Natronorubrum

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Classification

Domain: Archaea

Kingdom: Euryarchaeota

Phylum: Euryarchaeota

Class: Halobacteria

Order: Halobacteriales

Family: Halobacteriaceae

Genus: Natronorubrum

Species: N. aibiense, N. bangense, N. sulfidifaciens, N. tibetense, N. sediminis

NCBI taxonomy: Natronorubrum

FIG 1. Salt lake in southern Russia filled with halophiles. Natronorubrum is present in many similar salt lakes in China, Inner Mongolia and Russia[3]. The carotenoids inside many Halobacteriaceae cause the red coloring and serve to protect DNA from damaging agents such as ionizing radiation and hydrogen peroxide[9]. Helmholtz Centre for Environmental Research UFZ.


Description and Significance

Natronorubrum [Na.tro.no.rub’rum] was first proposed as a new genus in 1999 when traditional 16S rRNA sequence, and the additional DNA-DNA hybridization, lipid composition, and phylogenetic and phenotypic features identified it as a separate genus from other members of the family Halobacteriaceae[11]. And five species were later identified within the genus Natronorubrum: N. bangense, N. tibetense, N. sulfidifaciens, N. aibiense, and N. sediminis.

Natronorubrum means “red of soda”, derived from the Arabic word “natrun” meaning “soda” or “sodium carbonate”, and the Latin word “rubrum” meaning “red”[7]. The name accurately describes two key properties of Natronorubrum genus: salt-loving and red-purple morphology. Natronorubrum belongs to the class Halobacteria, which has only one order Halobacteriales and one family Halobacteriaceae[11], and it is comprised of the extremely halophilic members of the Archaea domain[4]. For example, this genus has a minimum salt requirement of 12% or 120g/L[7] , which is equivalent to 4 times the salinity of seawater. In addition, Natronorubrum microbes form red-purple colonies of approximately 2mm in diameter[11]. The bacterioruberin carotenoids present in the microorganisms is responsible for the red color3, and the color is a distinctive feature for many members of the family Halobacteriaceae. As a result, an abundance of halophilic Archaea present in hypersaline lakes often turns the water red[9] (FIG 1).

The genus Natronorubrum is discovered in many hypersaline lakes. It could be a significant contributor to the hypersaline lake ecosystem as an aerobic chemoorganotroph, using oxygen as electron acceptor, and organic compounds as electron donor and source of energy. Natronorubrum Strain HG-1 of unclassified species can also oxidize thiosulfate (inorganic sulfur compounds) to tetrathionate during heterotrophic growth with acetate. This ability is widespread in Bacteria but previously found only in thermo-acidophilic Archaea. This reaction increases heterotrophic growth, by mechanisms not clearly understood, but thought to provide additional energy yields[10]. The discovery of Natronorubrum contributes to our understanding of the Archaea domain and the alkaline lake ecosystem.

Genome Structure

The complete genome for Natronorubrum has not been mapped at this current time. Only the DNA G+C content and the 16S rRNA partial sequences have been analyzed for each species. Natronorubrum is defined to have G+C content between 59.9-61.2mol%[7]. N. sediminis, however, has G+C content of 61.9mol% and 62.5mol% for the two strains discovered[5], exceeding the current description of Natronorubrum. Note that the publication on N. sediminis postdates the last amendment for the genus Natronorubrum. This demonstrates our limited knowledge of this genus and possible modifications to the genus description in the future.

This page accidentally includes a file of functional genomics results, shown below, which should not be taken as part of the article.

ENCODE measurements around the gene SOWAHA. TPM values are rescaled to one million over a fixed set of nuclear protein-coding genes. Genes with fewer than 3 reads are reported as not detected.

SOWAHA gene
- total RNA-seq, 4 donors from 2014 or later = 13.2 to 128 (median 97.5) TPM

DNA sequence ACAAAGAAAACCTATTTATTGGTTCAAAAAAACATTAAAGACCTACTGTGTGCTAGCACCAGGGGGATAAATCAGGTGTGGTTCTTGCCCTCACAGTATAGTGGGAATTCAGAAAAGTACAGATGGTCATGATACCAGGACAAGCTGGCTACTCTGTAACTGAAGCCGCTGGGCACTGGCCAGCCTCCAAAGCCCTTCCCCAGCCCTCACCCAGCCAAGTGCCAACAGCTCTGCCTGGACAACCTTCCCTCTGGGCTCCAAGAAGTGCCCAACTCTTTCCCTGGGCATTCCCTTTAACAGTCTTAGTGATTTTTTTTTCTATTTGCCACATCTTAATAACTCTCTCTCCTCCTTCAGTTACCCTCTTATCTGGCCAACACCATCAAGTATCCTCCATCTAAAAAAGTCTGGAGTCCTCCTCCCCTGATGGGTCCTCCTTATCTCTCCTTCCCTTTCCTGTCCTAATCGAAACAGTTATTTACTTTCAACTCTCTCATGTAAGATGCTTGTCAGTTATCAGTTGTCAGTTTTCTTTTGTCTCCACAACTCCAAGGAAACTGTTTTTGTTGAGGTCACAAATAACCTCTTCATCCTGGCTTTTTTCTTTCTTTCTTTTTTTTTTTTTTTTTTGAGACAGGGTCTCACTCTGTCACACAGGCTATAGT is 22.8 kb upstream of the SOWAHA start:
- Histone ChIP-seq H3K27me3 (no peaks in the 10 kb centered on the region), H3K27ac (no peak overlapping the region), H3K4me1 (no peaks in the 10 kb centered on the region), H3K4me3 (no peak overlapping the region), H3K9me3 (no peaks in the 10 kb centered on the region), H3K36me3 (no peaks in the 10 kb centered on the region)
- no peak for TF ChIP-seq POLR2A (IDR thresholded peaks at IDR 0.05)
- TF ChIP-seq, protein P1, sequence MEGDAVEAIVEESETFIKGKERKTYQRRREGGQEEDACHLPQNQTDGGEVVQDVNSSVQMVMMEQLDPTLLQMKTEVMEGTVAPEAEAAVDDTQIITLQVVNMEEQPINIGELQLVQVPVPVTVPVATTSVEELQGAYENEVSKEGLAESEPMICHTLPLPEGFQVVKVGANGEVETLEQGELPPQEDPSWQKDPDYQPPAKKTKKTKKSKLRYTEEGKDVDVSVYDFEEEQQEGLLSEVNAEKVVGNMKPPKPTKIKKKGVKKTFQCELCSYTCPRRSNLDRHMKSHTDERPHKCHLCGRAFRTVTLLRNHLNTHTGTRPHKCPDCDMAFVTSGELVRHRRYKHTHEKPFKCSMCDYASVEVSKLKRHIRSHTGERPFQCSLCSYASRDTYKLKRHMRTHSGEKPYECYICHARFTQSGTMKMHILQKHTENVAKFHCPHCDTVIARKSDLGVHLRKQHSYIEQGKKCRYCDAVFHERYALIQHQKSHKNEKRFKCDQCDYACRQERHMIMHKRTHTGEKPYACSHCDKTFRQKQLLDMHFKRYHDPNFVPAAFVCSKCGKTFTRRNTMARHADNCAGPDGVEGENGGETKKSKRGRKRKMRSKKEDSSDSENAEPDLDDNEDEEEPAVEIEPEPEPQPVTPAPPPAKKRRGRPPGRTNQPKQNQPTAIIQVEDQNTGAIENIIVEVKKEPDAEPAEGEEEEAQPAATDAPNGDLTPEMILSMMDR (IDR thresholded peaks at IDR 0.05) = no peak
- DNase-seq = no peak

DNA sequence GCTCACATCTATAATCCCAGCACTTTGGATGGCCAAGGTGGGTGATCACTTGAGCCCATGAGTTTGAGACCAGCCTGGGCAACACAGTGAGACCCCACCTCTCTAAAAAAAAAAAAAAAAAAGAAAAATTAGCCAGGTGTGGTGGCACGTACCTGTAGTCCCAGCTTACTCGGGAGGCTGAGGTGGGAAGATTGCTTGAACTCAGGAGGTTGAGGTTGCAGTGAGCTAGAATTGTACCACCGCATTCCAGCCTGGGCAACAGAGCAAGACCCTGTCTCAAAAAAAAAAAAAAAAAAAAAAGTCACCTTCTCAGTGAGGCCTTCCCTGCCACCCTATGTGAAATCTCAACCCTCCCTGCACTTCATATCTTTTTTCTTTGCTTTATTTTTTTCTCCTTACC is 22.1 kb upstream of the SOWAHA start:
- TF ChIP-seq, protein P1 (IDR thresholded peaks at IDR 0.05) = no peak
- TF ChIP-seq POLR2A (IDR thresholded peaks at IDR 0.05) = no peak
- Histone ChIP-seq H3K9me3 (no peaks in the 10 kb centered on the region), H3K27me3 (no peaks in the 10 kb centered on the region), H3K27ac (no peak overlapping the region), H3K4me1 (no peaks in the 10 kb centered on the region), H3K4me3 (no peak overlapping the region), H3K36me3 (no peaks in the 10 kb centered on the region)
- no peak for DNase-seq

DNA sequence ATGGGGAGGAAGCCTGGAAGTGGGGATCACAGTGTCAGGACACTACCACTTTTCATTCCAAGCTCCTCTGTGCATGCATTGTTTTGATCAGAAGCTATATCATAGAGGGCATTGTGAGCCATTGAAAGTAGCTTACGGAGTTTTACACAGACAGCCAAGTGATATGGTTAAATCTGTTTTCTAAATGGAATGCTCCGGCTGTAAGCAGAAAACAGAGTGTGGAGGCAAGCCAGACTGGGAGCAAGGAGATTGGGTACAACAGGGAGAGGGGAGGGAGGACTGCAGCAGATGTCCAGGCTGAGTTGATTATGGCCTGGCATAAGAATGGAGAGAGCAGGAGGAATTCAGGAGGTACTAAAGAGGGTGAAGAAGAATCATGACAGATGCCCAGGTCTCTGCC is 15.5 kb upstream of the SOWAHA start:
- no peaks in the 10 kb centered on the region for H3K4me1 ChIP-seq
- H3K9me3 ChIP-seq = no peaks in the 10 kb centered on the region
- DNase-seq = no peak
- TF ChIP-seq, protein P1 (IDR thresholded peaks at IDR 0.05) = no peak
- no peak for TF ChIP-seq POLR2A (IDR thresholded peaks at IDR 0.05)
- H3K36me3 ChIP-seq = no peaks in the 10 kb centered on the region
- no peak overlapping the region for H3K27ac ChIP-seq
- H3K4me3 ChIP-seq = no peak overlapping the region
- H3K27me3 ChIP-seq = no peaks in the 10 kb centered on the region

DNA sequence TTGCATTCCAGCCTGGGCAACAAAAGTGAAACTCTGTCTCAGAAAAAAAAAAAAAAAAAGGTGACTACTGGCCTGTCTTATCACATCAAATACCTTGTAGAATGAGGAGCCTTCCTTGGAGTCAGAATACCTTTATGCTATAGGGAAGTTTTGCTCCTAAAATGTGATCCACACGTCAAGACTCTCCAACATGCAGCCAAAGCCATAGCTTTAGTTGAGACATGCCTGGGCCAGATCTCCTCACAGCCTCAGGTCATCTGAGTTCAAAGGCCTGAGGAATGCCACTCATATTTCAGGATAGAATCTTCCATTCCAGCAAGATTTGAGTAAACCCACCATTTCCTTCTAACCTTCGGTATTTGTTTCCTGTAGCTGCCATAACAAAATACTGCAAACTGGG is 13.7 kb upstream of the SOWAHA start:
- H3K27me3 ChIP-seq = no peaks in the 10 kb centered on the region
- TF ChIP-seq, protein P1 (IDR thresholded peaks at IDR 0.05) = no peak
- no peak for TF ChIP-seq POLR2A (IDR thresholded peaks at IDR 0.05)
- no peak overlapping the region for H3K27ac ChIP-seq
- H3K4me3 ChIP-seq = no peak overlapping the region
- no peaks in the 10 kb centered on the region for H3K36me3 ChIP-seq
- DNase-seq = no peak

All 5 species’ 16S rRNA analyses have more than 95% consistency with each other[5], which is the conventional method to map phylogenetic trees and within the acceptable value for genus classification. However, some scholars argue that based on 16s rRNA alone is not a completely accurate way to classify microorganisms. The DNA dependent RNA polymerase B’ subunit genomic sequencing might serve as a better phylogenetic map, because it is highly conserved and present in only one copy in Bacteria and Archaea, as opposed to multiple copies of 16s rRNA gene in some microorganisms. Natronorubrum tibetense might represent a new genus according to a recent study using this method because it shows less than 50% bootstrap support in the rpoB’ gene tree[6]. Future full genome mapping might help to settle this debate.


Cell Structure, Metabolism and Life Cycle

All Natronorubrum are pleomorphic, with triangular, square, polygonal or disc shapes, flat, and stains Gram-negative. The cells are 0.8-3.6um in size and form red colonies approximately 2mm in diameter after one week of growth in laboratory settings. Similar to many members of its family, Natronorubrum expresses C20-C25 and C20-C20 polar lipids, derivatives of phosphatidylglycerol (PG) and phosphatidylglycerol phosphate (PGP). They may also contain triglycerosyl diether-1 (TGD-1) and additional unidentified glycolipids in the membrane. Natronorubrum are strictly aerobic and chemoorganotrophic, and can be motile or non-motile. Natronorubrum can grow on a variety of sugars including glucose, sucrose and maltose, depending on the species. All are oxidase positive and catalase positive. Natronorubrum microbes are extreme halophilic, growing in at least 12% NaCl at pH 8-11. The cells lyse in distilled water. The cells grow at a temperature between 20°C and 55°C[7] [11]. Each Natronorubrum species has different optimal growth conditions within these ranges, as well as slightly different antibiotic resistance, cell structure and metabolism needs (Table 1). Unfortunately, no further information could be found at this time on the details of Natronorubrum life cycle, such as generation time, cell division, and proteins used for these processes.